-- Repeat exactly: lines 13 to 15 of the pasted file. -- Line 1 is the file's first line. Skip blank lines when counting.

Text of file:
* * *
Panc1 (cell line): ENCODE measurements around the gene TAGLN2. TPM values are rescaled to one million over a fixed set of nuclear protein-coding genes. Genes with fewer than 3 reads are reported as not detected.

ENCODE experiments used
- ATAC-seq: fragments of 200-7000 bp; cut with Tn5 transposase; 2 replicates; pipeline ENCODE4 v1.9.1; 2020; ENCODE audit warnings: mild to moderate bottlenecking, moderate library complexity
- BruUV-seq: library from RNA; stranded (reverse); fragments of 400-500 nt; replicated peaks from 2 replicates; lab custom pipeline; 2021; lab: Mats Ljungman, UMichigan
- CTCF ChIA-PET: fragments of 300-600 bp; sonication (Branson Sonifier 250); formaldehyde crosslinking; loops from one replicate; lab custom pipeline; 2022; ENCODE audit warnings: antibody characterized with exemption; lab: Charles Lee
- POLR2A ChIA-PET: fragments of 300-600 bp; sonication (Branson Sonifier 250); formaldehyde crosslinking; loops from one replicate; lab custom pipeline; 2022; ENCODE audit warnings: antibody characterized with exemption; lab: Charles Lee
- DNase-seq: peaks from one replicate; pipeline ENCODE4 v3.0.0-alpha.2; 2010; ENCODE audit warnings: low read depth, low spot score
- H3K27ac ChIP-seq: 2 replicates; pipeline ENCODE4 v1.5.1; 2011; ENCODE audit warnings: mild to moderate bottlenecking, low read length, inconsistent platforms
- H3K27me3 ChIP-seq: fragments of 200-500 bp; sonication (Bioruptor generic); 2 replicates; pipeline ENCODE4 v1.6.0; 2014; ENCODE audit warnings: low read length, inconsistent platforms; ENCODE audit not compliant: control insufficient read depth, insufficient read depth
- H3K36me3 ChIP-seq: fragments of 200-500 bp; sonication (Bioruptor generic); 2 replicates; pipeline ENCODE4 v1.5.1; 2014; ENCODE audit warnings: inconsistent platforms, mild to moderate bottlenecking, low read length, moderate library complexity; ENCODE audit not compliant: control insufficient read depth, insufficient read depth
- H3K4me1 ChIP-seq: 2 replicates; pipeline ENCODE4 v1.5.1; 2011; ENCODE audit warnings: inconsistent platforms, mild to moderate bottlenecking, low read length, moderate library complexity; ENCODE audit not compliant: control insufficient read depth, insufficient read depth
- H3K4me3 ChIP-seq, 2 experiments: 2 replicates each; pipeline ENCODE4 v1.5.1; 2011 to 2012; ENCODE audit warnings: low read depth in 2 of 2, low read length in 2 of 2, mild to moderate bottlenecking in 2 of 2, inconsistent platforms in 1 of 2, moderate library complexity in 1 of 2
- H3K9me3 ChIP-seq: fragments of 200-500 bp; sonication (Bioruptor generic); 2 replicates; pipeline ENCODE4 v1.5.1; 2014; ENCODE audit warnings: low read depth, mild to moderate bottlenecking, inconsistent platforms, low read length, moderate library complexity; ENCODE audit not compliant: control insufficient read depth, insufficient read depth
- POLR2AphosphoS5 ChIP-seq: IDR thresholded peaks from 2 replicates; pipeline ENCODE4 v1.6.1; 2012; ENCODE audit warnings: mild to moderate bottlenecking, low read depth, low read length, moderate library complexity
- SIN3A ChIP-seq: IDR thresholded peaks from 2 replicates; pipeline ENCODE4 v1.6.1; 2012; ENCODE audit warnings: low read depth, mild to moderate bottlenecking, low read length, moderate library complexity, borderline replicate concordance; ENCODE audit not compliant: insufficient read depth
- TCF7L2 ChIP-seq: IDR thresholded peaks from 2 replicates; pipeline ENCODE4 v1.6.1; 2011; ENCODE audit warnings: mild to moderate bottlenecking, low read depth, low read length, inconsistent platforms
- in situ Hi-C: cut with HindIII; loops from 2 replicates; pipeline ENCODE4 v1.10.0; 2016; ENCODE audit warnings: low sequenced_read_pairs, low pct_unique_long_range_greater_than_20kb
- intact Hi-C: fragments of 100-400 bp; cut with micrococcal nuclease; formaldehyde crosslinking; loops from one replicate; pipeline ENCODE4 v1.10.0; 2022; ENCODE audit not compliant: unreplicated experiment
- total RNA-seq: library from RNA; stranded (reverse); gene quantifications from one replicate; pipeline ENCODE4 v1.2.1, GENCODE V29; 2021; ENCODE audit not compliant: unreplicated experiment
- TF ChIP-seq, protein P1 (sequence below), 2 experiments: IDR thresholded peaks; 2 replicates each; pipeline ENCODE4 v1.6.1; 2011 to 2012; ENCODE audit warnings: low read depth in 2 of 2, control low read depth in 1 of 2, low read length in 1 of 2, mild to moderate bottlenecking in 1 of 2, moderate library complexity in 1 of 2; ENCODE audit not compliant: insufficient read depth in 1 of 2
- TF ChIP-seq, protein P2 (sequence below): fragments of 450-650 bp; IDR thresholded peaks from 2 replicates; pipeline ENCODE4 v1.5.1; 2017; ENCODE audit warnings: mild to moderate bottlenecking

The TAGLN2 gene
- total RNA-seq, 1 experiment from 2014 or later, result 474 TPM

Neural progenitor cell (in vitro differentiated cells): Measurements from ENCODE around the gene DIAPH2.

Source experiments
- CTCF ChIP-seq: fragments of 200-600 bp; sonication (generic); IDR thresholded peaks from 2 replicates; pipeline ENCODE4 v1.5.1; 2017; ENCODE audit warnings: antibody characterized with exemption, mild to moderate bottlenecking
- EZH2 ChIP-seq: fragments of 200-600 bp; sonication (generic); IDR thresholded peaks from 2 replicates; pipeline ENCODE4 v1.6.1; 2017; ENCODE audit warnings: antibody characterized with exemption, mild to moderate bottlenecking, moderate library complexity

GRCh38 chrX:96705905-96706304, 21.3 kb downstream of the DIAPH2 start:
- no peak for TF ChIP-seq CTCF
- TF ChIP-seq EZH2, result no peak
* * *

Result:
- H3K9me3 ChIP-seq: fragments of 200-500 bp; sonication (Bioruptor generic); 2 replicates; pipeline ENCODE4 v1.5.1; 2014; ENCODE audit warnings: low read depth, mild to moderate bottlenecking, inconsistent platforms, low read length, moderate library complexity; ENCODE audit not compliant: control insufficient read depth, insufficient read depth
- POLR2AphosphoS5 ChIP-seq: IDR thresholded peaks from 2 replicates; pipeline ENCODE4 v1.6.1; 2012; ENCODE audit warnings: mild to moderate bottlenecking, low read depth, low read length, moderate library complexity
- SIN3A ChIP-seq: IDR thresholded peaks from 2 replicates; pipeline ENCODE4 v1.6.1; 2012; ENCODE audit warnings: low read depth, mild to moderate bottlenecking, low read length, moderate library complexity, borderline replicate concordance; ENCODE audit not compliant: insufficient read depth